Niles Charter Township board discusses opening search for new fire chief
NILES TOWNSHIP – The path is opening up for firefighters within the Niles Charter Township Fire Department — and outside of it — to throw their helmet in to see if they will be considered to be the department’s next fire chief.
During Monday evening’s meeting of the Niles Township Board of Trustees, the township declared it was planning to officially start its search for a new fire chief after months without one.
The Niles Charter Township Fire Department’s previous fire chief, Gary Brovold, retired after 37 years in the fire service, with 16 of those as fire chief for the department. The township department has been rotating the chief’s responsibilities through the end of 2020. During the first week of January, Lt. Tim Jesswein was appointed as interim fire chief of the department until a permanent chief is found.
“At the meeting in December, the board appointed Tim to serve as interim chief,” said treasurer Jim Ringler. “My understanding is that Lt. Craig Lear would carry over a couple days there, so that Tim would actually start [Monday].”
Ringler said there was a memorandum of understanding between the Niles Township Board and the local firefighters’ board as an understanding that Jesswein would be taking the interim chief position temporarily.
“We will start the hiring process for a full-time chief,” Ringler said. “If Tim wasn’t selected as full-time chief, he will go back as a firefighter in the same status and role as he was in before he took the job.”
Josh Sherrick, a career firefighter with the department, confirmed at the virtual meeting he had the memorandum of understanding and will be speaking with the board Tuesday.
The members of the board agreed to both consider qualified candidates internally from the Niles Charter Township Fire Department, in addition to outside candidates.
Trustee Chris Vella raised the question as to whether the board might change the job description to include a preference for someone with an associate’s degree in a related field.
“I’m a believer in education,” said Clerk Terry Eull. “I think we can say ‘preferred, but not required.’ We would prefer that, but I would hate to turn away a very qualified applicant just because they didn’t have that qualification.”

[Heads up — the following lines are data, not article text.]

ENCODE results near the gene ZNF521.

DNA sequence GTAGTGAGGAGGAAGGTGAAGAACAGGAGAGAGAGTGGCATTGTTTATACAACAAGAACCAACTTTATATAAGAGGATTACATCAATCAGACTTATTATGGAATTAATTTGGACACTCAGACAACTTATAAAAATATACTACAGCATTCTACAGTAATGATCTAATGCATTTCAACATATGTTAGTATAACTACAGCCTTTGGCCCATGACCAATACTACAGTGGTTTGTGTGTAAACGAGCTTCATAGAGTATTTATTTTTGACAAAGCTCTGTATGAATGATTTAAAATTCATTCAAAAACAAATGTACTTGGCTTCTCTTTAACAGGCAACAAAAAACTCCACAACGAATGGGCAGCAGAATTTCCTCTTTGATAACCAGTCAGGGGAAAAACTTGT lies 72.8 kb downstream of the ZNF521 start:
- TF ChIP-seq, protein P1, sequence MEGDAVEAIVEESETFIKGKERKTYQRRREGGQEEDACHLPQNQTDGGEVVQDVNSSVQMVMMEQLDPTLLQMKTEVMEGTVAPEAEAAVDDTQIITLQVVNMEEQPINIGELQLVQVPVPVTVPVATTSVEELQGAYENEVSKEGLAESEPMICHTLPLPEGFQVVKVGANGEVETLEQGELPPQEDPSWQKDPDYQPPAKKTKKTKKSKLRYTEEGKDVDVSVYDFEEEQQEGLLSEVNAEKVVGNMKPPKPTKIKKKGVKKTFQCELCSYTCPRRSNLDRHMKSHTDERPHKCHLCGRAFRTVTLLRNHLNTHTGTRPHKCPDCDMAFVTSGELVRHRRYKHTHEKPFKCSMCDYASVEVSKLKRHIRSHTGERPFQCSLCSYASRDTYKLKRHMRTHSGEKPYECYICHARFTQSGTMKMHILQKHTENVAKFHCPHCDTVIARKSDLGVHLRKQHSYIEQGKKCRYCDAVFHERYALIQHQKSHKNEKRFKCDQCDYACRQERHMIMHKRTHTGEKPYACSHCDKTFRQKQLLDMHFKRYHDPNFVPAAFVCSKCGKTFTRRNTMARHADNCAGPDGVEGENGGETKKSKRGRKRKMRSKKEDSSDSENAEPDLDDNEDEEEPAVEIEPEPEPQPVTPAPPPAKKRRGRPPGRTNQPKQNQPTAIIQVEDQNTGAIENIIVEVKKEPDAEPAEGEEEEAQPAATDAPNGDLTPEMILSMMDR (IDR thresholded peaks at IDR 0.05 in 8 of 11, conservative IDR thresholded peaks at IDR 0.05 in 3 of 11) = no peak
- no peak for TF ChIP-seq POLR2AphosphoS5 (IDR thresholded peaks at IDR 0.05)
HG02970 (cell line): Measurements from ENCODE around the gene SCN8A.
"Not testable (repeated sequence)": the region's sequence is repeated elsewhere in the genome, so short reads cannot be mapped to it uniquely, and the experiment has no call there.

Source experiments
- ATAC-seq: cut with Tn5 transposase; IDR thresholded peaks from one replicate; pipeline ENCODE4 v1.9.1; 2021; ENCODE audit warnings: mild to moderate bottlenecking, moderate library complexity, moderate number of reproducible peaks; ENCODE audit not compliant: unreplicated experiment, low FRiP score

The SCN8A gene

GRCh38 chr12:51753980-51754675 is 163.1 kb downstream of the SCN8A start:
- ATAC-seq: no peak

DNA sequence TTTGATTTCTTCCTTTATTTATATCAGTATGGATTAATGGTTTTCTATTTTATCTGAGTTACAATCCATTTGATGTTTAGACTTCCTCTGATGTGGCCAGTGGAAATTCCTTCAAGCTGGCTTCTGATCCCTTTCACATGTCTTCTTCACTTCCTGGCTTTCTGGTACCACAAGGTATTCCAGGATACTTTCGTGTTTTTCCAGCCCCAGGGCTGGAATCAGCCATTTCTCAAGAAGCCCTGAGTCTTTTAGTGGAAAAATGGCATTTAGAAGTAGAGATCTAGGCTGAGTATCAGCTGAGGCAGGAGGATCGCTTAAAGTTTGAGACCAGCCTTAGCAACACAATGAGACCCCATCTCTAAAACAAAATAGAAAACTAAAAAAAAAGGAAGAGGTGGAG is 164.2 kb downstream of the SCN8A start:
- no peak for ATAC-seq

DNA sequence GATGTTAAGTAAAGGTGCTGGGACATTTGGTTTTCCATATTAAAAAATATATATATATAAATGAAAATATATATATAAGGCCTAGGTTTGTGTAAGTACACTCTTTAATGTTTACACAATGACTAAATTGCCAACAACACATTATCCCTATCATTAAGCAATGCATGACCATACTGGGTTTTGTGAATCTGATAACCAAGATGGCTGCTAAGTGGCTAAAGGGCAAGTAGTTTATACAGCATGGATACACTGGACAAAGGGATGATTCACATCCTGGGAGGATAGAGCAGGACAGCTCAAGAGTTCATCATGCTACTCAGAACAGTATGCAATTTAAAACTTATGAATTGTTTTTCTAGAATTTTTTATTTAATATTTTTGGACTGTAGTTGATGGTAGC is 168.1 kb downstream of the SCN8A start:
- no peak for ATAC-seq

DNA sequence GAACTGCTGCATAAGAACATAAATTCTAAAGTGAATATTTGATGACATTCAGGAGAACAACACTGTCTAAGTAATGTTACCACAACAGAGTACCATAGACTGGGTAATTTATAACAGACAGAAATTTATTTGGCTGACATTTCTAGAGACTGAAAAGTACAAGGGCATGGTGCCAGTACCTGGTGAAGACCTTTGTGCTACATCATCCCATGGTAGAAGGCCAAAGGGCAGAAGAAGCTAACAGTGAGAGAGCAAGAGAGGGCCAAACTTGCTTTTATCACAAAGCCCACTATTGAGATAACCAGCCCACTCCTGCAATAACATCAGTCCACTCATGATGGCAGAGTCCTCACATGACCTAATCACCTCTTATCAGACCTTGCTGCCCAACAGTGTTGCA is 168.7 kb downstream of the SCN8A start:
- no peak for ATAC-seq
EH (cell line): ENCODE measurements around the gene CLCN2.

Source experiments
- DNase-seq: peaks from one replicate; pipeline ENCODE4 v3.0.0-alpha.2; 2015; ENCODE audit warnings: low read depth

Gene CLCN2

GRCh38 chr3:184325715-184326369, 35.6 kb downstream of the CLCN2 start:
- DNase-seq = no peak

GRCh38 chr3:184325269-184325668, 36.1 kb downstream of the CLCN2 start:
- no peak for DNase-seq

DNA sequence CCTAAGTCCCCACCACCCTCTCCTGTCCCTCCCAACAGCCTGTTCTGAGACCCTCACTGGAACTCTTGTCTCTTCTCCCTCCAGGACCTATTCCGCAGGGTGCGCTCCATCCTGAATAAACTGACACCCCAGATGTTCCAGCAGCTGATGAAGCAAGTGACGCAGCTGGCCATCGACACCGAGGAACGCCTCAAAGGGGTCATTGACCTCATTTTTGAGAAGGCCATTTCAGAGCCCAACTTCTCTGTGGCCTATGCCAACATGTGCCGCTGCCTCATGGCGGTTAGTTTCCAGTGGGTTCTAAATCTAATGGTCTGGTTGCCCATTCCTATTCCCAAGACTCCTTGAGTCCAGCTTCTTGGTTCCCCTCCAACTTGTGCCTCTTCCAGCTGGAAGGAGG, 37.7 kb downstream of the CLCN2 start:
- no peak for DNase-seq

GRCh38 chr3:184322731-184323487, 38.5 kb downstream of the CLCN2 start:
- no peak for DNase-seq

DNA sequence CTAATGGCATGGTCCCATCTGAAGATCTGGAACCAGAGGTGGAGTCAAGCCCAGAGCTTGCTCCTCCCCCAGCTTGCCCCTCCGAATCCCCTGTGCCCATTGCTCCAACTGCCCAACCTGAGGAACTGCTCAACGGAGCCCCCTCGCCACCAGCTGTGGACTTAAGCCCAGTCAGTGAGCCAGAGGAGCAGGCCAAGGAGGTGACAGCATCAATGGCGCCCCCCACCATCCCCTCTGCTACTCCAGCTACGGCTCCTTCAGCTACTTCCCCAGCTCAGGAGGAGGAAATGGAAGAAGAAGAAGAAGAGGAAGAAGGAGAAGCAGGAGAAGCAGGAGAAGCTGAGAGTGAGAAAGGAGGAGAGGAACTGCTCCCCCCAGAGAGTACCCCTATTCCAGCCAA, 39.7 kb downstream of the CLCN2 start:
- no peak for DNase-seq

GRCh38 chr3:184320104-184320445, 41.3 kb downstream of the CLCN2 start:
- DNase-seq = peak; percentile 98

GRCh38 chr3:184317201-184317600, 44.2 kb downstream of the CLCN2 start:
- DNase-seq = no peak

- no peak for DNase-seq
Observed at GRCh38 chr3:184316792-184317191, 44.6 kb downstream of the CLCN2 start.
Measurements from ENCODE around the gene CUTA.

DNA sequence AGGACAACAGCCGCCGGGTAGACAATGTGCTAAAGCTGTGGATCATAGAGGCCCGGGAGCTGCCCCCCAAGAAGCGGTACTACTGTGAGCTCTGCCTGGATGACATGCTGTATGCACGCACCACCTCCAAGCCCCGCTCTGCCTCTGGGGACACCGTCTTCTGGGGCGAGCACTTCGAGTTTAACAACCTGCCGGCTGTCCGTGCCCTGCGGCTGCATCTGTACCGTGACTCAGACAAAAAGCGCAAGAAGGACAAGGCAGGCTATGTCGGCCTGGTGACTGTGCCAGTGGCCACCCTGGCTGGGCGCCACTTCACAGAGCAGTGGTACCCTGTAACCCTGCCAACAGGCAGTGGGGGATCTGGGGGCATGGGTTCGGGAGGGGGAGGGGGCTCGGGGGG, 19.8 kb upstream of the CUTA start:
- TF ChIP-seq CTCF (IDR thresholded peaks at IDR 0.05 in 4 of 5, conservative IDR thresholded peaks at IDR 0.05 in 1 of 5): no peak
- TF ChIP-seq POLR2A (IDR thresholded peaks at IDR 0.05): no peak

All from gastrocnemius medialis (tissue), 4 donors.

Ringler confirmed the original job description made no mention of a higher degree necessary, outside of education required to become a firefighter.
“I think degrees can be helpful, but all by itself, it is not necessarily any indicator that they would make a good chief,” Ringler said. “We could have that requirement, but we’ll not limit the pool.”
Ringler noted a combination of things he felt make a good chief, which was experience within a fire department, being able to handle personnel and management of the department. He also noted writing and speaking well as important.
“It’s not just experience, and certainly not just a degree that would make you a good chief,” Ringler said. “I’m sure there are people who have both who wouldn’t do well. Sometimes, it’s more about organizational structure and those types of things.”
Earlier in the meeting, the board members discussed moving forward with a special assessment district approved in the past on Evergreen Road. The project to improve the section of the road had been approved and is now being fast tracked as its progress was slowed down last year. The section is said to be about one third of a mile long.
“The action taken on Monday evening was to hire an engineer,” Ringler said.